--- Explore Australia's Malaysian flavours with Adam Liaw and Poh Ling Yeow in Adam & Poh's Malaysia in Australia, 8.30pm Thursdays on SBS Food and SBS On Demand from 7 October, with subtitled versions available to stream on SBS On Demand in Arabic, Simplified Chinese, Traditional Chinese, Vietnamese and Korean. For recipes, articles and more head to the program page. ---
When chef and businesswoman Poh Ling Yeow reached her 30s, she felt she'd strayed from her Malaysian heritage and looked to food as a way to reconnect.
Poh had a conservative upbringing in Kuala Lumpur, the capital of Malaysia, where she lived for nine years. Sitting down for dinner with her parents, great aunty and brother was a family ritual and constant source of comfort. There was always a bowl of rice on the table, along with three to five dishes that they'd share around a lazy Susan.
Then they immigrated to Australia.
"Our dinner routine didn't really change much when we moved to Australia, except that we had to adapt because a lot of basic Asian ingredients weren't available," recalls Poh, who co-hosts SBS Food's new show Adam & Poh's Malaysia in Australia with chef Adam Liaw.
"We ate out a lot in Malaysia because of the street food culture, so when we moved here, we also did a lot more home cooking because that was the only way we could have those dishes."
It was not an option for Poh and her brother to leave the dinner table before they'd finished their food. This may have been a source of contention in her youth but has shaped Poh's current obsession with sustainable cooking.
"You definitely appreciated what'd been put in front of you and showed gratitude by finishing every morsel on your plate. I was told not to leave even one grain of rice behind, and whatever mess I left on the plate was what my husband's face would look like," she laughs.
"I was told not to leave even one grain of rice behind, and whatever mess I left on the plate was what my husband's face would look like."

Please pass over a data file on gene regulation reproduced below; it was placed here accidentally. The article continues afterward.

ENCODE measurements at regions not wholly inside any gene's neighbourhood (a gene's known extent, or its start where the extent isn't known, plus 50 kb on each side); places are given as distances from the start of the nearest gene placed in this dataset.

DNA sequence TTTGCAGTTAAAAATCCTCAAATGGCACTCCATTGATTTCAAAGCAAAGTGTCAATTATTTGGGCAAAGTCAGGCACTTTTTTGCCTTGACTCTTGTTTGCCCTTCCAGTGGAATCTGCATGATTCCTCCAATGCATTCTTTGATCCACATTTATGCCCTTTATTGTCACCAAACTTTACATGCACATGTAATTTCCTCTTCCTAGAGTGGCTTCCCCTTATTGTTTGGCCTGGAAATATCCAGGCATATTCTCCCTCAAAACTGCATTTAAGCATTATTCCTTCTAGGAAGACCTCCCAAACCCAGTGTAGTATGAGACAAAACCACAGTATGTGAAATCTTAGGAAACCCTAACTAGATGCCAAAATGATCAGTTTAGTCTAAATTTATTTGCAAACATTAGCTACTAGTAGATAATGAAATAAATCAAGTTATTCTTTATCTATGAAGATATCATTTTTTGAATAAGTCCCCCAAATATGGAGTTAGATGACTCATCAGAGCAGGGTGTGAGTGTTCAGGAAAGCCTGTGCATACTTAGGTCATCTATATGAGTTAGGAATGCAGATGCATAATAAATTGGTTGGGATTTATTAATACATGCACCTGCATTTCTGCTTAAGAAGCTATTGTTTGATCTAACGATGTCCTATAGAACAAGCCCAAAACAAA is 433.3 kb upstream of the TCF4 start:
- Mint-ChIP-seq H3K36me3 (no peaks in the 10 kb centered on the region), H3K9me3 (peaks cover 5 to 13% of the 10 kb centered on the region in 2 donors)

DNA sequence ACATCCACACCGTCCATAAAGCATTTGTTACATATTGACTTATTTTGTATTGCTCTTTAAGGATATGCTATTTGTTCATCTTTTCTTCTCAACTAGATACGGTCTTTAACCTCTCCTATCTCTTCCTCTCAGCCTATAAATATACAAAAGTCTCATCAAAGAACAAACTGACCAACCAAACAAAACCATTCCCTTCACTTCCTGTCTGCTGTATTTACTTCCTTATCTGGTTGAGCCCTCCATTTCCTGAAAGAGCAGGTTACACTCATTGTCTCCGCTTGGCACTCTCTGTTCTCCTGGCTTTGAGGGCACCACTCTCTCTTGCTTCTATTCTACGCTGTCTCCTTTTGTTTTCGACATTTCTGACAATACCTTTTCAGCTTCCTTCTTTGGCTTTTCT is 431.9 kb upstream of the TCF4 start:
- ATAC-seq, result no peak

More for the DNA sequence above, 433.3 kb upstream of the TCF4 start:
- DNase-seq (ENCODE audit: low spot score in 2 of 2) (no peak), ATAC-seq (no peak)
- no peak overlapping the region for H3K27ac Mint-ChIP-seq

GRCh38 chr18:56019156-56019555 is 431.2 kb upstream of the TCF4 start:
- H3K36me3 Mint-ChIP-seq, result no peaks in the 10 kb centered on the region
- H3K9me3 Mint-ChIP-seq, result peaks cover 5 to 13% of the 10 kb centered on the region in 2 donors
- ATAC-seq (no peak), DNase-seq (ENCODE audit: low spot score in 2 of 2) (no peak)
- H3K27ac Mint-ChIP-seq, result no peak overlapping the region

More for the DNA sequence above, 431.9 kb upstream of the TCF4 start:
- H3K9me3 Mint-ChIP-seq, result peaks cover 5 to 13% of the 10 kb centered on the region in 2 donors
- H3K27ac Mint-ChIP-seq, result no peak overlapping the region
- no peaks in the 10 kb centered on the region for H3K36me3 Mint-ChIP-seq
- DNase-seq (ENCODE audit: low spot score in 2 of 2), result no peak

Along with rice, dinner typically included a well-balanced spread of stir-fried vegetables, steamed or fried fish and soup. Her great aunt Kim was a staunch Buddhist and helped Poh develop an appreciation for this simplistic approach.
"At certain times in the lunar calendar, my great aunty Kim would fast and eat Buddhist vegetarian foods. They were some of my favourite dishes growing up," Poh reflects.
"I would sit with her in the kitchen, and she would teach me how to make all the mock meats. It's a very simple, very monastic way to eat…and I learned to really appreciate very simple flavours and dishes that were made with not many ingredients."
Poh embraces her great aunt's simple food philosophy when cooking solo; she loves the challenge of creating recipes that make basic ingredients shine. Her 10-minute silken tofu with caramelised ginger, chilli oil, light soy and fermented soybeans is a perfect example of this.
When Poh began exploring food, her mum and great aunt were her taste testers. Poh's cooking pursuit was her attempt to reconcile her Chinese heritage with her Western identity. She'd been desperate to assimilate as a child migrant in Australia. She wanted to shed everything that made her feel different.
"In my early 30s, I suddenly realised that I'd lost so much of my culture and that my identity was so Australian," Poh recalls. "Food was one of the only things in my adult life that I still had a strong connection to."
Poh is now proud to call herself a fifth-generation Chinese Malaysian and is grateful that she has a platform on which to share this with Australia. Being crowned runner-up on season one of MasterChef Australia was a highlight of Poh's food career, but only the start of her many achievements.
Poh is an author, artist, cooking-show host and co-owner of gourmet market food stall Jamface. It takes hard work to juggle these roles, but she attributes her incredible work ethic to her parents.
"That definitely comes from being a migrant and understanding the sacrifices my parents had to make to bring us over here for a better education," she says.
Poh also credits her mum for teaching her the importance of attention to detail, which she applies when developing new jam, cake or pastry recipes for Jamface.
"Baking was really my first love and mum was the one that taught me how to bake," Poh says. "It's a very precise method, and I could contain the mess, so it was a really controlled way for me to learn how to cook."
Love the story? Follow the author Melissa Woodley here: Instagram @sporkdiaries.
Poh uses pre-toasted belacan for her spicy sambal. She cooks lobster pieces directly in the fresh sambal for maximum flavour.
Poh puts all the hard work of Adam's seafood catch into a luxurious version of her family's lo mein recipe. Feel free to sub abalone for your seafood of choice.
Poh creates an Asian version of macarons with these chewy rainbow-coloured Malaysian snacks featuring surprise fillings.